The results (click here) weren't friendly to Herbert, who ended up with an average of just $1.42, just three cents ahead of Brooks (who was likely punished for being a conservative -- Tierney, justifiably, was last at $0.31.

Krugman was first, by the way, at $6.90, well ahead of Friedman, Rich, and Dowd (Kristof was a distant fifth).

I realize it's just a game, but it speaks in a way to what Mark is saying. Krugman is an incredibly powerful columnist -- not just because he's a liberal economist who blows the lid off of supply-side nonsense, but because he works with numbers. Despite all the "values" talk in America, we still live in an age of social science, with its Weberian fact/value distinction and almost universal recognition that numbers are true. Pro-lifers and pro-choicers may never get along, but 2 + 2 always = 4. Krugman's got the numbers on his side, but that means that the only way to bring him down is to find errors in his arithmetic or intentional miscalculations.

Here's my point, I suppose. Although my favourite Times columnist is Frank Rich, his weekly cultural analyses are far less of a threat to his opponents than Krugman's economic analyses. We may think that Rich is right about a lot of things (and he's very good at exposing hypocrisy in the Bush Administration), but he lives in the world of values -- and, postmoderns that we have become, it is virtually impossible to determine conclusively that one value is simply right and another simply wrong. But Krugman can show that his opponents are simply wrong by pointing to the numbers, the facts. QED.

By the way, I hesitate to mention my own blog (The Reaction) here, given my respect for The Decembrist, but if any of you would care for additional commentary on the Times columnists, see here and here. Thanks.

Posted by: Michael J.W. Stickings | Jun 3, 2005 12:43:05 PM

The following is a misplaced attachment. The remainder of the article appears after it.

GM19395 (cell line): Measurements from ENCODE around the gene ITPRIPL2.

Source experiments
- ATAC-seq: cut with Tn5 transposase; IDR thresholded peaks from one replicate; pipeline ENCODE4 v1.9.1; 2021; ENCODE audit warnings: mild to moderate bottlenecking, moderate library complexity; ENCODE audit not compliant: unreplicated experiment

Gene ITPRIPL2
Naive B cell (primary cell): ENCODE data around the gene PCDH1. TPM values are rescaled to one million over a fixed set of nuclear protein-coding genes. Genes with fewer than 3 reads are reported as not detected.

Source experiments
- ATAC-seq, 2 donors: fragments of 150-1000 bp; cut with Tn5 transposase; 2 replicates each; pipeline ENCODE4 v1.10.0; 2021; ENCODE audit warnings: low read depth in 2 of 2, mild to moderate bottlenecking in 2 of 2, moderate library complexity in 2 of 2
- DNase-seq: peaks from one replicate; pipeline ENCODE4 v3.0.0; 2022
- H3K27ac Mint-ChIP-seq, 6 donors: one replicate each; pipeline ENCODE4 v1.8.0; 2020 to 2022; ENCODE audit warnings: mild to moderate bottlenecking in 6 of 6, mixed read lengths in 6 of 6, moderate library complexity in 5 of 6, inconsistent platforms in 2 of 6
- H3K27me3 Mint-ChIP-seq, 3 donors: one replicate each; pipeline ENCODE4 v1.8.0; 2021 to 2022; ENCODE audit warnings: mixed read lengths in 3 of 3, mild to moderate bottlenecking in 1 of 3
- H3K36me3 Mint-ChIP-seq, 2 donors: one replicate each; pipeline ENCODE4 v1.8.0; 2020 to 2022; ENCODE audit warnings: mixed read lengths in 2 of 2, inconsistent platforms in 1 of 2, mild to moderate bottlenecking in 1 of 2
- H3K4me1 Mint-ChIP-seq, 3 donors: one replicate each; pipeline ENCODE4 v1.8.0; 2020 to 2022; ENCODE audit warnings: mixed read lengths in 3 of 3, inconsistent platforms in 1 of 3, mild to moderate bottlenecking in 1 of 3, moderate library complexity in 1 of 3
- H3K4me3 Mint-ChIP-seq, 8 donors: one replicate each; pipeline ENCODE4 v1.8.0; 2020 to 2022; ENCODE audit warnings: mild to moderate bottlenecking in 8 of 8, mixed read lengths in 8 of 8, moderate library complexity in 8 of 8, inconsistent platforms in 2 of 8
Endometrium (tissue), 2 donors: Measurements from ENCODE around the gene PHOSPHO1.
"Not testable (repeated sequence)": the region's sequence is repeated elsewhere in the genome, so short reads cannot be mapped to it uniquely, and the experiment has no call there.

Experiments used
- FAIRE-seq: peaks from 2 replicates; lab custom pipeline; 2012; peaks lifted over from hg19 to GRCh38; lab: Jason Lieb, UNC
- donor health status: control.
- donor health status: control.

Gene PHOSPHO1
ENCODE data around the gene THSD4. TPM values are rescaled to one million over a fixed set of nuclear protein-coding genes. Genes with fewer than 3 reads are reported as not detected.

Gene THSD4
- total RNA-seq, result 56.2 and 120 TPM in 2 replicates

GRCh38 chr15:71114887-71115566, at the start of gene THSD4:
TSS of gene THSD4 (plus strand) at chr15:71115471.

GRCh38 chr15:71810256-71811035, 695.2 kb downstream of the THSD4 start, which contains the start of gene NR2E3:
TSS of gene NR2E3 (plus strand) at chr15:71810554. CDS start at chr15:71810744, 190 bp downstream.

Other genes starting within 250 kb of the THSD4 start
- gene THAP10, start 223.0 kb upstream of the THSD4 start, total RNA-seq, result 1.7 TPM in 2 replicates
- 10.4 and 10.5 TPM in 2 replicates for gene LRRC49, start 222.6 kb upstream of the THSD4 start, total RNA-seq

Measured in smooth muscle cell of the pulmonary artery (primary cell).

I read Bob Herbert regularly. The guy has done heroic work, has managed to shine the NYT spotlight on all sorts of social injustice, and consequently he gets results. If you guys aren't reading him you have no one else to blame.

Posted by: global yokel | Jun 3, 2005 2:51:30 PM

Any idea why Judith Miller still has her job?

Posted by: susan | Jun 3, 2005 3:52:19 PM

frankly, the black thing is two fold: I don't think anybody reads him because he is black, and nobody attacks him because he is black. Sad But True.

Posted by: Joel W | Jun 3, 2005 8:31:29 PM

I'm surprised to hear that no one reads Bob Herbert, but then I've only read The Times about a year and I'm not bored with anyone yet (except Tierney -- and that happened instantly). I enjoy Herbert a lot. And I was glad to find out he's black, and doesn't concentrate on black issues the way all the black columnists my local newspaper picks up do. BookTV has been challenged for not having more black writers on, but Connie defended herself by saying that blacks always write on one subject: blacks.

Is it possible the truth of "no one reads Herbert" refers only to people like bloggers and readers of blogs, people who are REALLY into politics, and want harder hitting columns/news?

Posted by: AE | Jun 3, 2005 9:59:45 PM

Speaking of Safire, you mention the Atta in Prague thing, but the one that kills me - and the other big time culprit here is Chris Hitchens - that Safire continually recycled is the claim that because Zarqawi was in Iraq before the invasion, that this "proves" Saddam's connection to Al Qaeda. What Safire (and Hitchens) don't mention, however, is that Zarqawi's camp was in the Kurdish autonomous zone that was also a part of the US controlled no fly zone, over which Saddam Hussein had had no control since the end of the first Gulf War in 1991. Conceivably, one could argue it was the Kurds - not Saddam - who should be attacked by this logic Indeed, the US could have conceivably taken out Zarqawi in the run up to the war, and I suspect they chose not to because it would have disrupted the effort to launch the invasion Bush wanted to launch.